In 2011, associate professor Adriana Vergés flipped backwards o a boat to dive Tasmania’s giant kelp forest, and was interrupted by a tap on her head. “At first I thought it was one of my colleagues asking for something, then I saw it was a beautiful fur seal wanting to play and swimming loops around me,” says Vergés, 42, who has worked as a marine ecologist for more than 15 years and is currently researching and restoring Australia’s underwater forests at UNSW and the Sydney Institute of Marine Science.
Vergés’ work has seen her dive with dugongs on the Ningaloo Reef o Western Australia, follow the Kuroshio current in Japan, and shiver in 9°C water o the west coast of Ireland, where she studied marine science. Her current research is centred on the ecological impacts of a changing climate and the tropicalisation of temperate communities such as algal forests and seagrass meadows. “My research has discovered that when tropical fish come into kelp forests [because of warming waters], they can actually over-graze them and completely change the ecosystem,” explains Vergés, who believes we have the scientific means to save our seas.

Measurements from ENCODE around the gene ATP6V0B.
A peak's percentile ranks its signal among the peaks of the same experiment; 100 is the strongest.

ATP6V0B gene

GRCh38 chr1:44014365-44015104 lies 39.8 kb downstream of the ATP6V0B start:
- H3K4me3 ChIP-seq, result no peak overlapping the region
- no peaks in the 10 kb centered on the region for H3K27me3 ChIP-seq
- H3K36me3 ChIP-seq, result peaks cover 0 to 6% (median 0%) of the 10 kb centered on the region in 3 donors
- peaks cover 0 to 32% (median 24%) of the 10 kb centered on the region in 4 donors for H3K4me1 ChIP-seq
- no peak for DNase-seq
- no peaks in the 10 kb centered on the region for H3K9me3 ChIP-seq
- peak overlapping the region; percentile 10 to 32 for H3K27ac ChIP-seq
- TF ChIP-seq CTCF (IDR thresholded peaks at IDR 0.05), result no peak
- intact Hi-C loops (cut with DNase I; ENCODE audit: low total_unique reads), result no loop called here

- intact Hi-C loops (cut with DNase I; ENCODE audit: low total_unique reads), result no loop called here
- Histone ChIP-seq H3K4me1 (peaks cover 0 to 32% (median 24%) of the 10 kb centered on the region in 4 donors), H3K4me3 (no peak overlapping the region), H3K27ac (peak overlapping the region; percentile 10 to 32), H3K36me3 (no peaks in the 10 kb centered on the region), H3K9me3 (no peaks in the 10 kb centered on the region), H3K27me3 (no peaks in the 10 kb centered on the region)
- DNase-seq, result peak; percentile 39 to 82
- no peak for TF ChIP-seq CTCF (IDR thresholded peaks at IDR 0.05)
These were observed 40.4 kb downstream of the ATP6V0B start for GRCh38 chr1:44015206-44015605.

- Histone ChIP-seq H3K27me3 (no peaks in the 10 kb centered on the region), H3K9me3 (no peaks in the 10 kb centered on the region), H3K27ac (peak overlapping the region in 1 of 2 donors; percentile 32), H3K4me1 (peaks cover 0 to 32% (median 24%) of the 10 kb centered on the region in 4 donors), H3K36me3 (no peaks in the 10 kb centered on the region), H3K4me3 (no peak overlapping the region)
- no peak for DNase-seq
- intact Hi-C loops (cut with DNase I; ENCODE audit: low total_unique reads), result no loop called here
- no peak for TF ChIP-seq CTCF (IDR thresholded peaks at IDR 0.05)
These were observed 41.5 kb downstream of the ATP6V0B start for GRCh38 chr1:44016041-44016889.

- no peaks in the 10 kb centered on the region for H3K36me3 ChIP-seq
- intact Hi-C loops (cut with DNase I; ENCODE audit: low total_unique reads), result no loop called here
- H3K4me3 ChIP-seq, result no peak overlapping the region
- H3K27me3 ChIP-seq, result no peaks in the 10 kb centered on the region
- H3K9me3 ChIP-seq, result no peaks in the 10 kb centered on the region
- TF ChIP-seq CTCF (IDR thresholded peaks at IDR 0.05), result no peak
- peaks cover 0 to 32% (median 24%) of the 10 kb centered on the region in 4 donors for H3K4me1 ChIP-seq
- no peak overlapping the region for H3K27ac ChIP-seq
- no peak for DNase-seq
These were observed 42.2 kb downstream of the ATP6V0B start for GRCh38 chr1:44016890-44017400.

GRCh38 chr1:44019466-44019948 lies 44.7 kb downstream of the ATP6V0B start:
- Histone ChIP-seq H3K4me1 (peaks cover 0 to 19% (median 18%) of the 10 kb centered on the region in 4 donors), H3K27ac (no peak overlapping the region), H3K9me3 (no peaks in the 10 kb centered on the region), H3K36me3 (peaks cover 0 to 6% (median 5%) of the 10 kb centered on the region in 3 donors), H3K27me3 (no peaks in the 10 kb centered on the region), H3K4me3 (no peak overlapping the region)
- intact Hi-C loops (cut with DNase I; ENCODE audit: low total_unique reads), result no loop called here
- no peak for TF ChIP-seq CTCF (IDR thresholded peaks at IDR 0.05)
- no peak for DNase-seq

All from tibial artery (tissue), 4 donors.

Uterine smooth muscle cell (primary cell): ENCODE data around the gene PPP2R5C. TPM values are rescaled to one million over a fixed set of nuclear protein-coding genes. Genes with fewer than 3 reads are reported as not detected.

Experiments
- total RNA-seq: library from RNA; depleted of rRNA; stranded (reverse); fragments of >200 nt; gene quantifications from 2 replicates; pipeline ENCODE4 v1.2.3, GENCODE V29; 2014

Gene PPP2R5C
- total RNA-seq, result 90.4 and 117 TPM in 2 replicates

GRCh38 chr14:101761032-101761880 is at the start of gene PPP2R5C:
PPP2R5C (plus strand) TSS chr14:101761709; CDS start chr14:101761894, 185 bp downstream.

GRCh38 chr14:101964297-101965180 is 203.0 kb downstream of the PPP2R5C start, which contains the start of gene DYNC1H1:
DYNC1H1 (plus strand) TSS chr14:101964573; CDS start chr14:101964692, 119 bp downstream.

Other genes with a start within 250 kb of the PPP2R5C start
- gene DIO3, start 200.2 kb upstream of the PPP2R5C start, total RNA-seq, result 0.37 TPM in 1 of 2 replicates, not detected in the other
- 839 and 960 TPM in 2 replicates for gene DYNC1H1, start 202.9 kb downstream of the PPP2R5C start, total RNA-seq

Vergés says we can start with three simple steps: eat more sustainably (for example, choose oysters over tuna), vote for the environment and invest in our future by donating to Operation Crayweed. All funds go to vital underwater forest restoration work, and so far the campaign has raised enough money to restore nine sites in Sydney. Change is possible.
“If we listen to the science, curb our dependence on fossil fuels and lower our carbon emissions, it will lead to a better world – not just a less-warm world, but a better world all-round,” she says.
This article originally appeared in the November issue of marie claire.